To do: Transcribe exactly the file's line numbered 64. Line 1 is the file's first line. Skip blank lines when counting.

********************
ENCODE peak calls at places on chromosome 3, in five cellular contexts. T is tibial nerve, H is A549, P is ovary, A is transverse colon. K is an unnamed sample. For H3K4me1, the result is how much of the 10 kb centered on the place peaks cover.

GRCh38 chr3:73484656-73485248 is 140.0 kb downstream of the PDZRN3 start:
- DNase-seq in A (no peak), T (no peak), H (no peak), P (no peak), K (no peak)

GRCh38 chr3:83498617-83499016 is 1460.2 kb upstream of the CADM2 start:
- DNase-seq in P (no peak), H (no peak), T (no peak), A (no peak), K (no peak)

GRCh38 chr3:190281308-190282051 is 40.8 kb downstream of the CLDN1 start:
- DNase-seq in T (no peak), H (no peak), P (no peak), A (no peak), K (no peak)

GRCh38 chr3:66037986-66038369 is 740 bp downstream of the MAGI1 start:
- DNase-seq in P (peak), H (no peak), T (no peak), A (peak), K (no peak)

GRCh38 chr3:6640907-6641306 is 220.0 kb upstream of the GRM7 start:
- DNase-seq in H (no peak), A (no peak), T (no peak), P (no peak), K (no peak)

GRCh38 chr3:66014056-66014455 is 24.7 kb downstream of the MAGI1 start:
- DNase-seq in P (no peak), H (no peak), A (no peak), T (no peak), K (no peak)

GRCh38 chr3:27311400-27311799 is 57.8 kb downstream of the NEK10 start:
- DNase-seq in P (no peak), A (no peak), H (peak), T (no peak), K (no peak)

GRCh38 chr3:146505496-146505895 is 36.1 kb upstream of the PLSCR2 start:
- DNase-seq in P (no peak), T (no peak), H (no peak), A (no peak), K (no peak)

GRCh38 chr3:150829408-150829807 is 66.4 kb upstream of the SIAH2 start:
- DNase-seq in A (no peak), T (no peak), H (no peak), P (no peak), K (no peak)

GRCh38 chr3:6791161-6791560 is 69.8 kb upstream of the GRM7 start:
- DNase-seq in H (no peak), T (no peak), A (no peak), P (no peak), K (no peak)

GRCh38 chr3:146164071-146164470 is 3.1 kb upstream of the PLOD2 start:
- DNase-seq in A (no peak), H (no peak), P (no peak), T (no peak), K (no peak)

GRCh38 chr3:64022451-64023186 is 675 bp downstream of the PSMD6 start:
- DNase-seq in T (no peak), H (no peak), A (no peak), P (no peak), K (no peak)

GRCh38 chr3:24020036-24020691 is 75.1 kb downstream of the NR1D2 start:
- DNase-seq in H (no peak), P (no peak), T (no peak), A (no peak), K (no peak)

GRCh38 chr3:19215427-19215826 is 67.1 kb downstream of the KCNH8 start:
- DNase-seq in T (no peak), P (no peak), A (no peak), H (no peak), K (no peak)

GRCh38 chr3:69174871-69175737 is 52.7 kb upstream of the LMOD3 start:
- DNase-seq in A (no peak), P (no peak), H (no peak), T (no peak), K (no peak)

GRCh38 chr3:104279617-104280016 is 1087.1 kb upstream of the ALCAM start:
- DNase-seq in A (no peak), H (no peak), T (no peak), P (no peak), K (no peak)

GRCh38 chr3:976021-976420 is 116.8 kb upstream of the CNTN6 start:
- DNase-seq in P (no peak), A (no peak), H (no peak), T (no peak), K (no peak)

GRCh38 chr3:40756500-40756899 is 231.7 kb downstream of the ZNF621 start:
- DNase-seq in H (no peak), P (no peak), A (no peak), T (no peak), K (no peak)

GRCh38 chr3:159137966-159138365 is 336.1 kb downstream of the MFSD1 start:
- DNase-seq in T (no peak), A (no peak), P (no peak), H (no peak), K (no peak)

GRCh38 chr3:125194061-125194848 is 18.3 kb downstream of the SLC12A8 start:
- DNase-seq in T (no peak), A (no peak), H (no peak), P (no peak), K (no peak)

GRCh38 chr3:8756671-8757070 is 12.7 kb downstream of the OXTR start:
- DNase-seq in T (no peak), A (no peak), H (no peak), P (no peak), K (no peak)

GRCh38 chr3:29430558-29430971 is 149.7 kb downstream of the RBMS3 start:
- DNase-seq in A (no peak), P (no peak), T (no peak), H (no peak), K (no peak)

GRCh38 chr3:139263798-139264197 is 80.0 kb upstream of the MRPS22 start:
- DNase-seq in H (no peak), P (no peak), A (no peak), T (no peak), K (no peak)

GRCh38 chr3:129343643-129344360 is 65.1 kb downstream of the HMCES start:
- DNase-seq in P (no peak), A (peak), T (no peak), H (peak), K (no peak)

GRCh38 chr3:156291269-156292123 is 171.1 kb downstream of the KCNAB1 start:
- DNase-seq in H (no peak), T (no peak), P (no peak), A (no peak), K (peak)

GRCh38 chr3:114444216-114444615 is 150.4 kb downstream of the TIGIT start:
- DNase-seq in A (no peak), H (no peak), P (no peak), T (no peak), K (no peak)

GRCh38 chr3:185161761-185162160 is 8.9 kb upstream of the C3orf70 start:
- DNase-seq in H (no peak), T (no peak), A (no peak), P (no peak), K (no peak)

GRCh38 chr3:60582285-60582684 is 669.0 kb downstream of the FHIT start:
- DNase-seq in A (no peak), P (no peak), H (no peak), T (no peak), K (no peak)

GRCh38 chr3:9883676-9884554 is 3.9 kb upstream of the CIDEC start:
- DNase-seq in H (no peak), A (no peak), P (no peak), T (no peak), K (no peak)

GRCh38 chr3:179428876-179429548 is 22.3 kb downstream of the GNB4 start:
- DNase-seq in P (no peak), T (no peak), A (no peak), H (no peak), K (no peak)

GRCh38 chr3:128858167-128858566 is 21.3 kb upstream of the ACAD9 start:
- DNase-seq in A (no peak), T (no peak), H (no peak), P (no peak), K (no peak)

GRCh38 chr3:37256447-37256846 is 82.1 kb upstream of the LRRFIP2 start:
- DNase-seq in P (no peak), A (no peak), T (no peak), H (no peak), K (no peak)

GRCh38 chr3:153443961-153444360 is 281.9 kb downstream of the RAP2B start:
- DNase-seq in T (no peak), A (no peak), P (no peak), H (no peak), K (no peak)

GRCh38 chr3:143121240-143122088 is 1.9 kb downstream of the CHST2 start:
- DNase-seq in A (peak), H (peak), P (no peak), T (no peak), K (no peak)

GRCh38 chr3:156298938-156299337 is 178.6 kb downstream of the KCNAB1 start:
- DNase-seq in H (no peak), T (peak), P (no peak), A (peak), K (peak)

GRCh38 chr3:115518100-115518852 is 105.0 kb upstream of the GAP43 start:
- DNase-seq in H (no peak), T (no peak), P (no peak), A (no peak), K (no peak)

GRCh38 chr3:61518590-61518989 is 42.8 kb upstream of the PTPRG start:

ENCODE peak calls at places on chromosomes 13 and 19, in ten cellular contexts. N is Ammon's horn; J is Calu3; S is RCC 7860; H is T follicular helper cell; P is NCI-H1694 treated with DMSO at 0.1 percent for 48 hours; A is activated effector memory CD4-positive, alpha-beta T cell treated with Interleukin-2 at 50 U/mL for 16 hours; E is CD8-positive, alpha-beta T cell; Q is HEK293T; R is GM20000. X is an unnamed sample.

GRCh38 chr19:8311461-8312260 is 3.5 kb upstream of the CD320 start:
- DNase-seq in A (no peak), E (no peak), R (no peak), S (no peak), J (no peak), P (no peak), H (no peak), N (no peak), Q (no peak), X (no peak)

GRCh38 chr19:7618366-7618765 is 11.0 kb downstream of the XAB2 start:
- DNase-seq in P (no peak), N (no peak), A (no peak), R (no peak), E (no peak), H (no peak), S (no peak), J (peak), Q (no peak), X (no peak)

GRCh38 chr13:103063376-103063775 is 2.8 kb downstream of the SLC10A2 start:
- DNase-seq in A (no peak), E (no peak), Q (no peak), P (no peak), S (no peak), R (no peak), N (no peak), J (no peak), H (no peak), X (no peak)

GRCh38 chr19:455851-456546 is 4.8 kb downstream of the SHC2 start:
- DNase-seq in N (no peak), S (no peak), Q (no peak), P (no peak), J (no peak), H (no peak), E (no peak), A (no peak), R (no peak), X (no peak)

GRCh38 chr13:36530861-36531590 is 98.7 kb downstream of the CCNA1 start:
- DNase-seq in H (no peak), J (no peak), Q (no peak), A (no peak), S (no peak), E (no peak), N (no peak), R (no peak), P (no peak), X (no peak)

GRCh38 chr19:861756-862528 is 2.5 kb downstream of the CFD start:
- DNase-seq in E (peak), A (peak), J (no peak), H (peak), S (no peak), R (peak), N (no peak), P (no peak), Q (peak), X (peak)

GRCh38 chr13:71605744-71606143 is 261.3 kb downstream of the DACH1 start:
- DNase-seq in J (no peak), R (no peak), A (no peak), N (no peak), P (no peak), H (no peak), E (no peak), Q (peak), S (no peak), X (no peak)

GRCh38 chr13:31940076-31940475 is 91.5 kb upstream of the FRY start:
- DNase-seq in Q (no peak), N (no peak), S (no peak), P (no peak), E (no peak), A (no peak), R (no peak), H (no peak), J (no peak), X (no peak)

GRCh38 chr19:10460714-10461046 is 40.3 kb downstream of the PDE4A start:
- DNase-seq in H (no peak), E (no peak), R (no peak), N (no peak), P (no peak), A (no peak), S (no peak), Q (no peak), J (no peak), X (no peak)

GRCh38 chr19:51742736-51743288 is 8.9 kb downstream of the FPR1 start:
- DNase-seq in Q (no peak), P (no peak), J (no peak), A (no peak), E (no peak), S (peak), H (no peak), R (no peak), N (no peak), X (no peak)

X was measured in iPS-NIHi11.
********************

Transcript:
GRCh38 chr3:37256447-37256846 is 82.1 kb upstream of the LRRFIP2 start: